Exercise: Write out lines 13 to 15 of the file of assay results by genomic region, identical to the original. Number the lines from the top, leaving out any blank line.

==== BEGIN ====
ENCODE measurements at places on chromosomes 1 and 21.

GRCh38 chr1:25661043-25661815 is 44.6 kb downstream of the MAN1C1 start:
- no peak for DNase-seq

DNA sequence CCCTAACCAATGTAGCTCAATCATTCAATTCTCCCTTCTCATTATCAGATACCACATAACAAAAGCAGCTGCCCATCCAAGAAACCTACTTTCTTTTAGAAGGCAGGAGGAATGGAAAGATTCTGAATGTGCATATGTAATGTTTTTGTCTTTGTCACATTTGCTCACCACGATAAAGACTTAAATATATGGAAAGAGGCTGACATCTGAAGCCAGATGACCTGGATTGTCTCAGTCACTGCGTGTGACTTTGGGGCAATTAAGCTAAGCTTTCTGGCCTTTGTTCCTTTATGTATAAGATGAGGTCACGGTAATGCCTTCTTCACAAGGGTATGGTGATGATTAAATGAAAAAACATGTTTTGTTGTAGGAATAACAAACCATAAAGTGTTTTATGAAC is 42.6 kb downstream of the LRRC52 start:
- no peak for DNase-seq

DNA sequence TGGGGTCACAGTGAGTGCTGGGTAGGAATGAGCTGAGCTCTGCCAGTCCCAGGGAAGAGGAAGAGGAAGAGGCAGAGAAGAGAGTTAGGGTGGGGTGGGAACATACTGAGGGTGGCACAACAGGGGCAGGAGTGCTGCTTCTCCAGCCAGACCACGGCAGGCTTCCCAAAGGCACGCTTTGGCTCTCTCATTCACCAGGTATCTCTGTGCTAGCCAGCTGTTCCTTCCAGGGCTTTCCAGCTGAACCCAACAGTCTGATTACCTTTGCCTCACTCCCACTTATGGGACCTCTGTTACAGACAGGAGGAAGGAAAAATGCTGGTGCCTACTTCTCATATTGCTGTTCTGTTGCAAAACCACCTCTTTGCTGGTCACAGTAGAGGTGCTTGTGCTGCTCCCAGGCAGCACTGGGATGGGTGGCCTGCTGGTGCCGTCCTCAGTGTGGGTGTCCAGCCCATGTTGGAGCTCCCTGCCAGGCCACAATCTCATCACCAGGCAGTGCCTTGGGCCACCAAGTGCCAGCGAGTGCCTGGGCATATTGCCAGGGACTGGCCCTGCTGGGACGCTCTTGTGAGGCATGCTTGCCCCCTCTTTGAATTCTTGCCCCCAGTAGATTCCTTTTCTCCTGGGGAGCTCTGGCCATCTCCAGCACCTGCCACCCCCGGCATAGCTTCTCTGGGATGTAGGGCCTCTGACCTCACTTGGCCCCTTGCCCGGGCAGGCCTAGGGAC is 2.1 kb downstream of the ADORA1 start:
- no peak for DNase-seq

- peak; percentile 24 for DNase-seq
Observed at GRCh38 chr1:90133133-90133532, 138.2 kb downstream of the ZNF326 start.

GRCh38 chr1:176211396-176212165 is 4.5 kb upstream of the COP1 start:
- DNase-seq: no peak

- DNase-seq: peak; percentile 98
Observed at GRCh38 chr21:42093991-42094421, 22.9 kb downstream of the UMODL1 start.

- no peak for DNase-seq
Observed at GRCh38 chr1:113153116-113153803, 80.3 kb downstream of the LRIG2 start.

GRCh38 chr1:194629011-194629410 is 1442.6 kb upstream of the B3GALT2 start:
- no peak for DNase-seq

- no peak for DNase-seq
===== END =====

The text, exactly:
Observed at GRCh38 chr21:42093991-42094421, 22.9 kb downstream of the UMODL1 start.

- no peak for DNase-seq
Observed at GRCh38 chr1:113153116-113153803, 80.3 kb downstream of the LRIG2 start.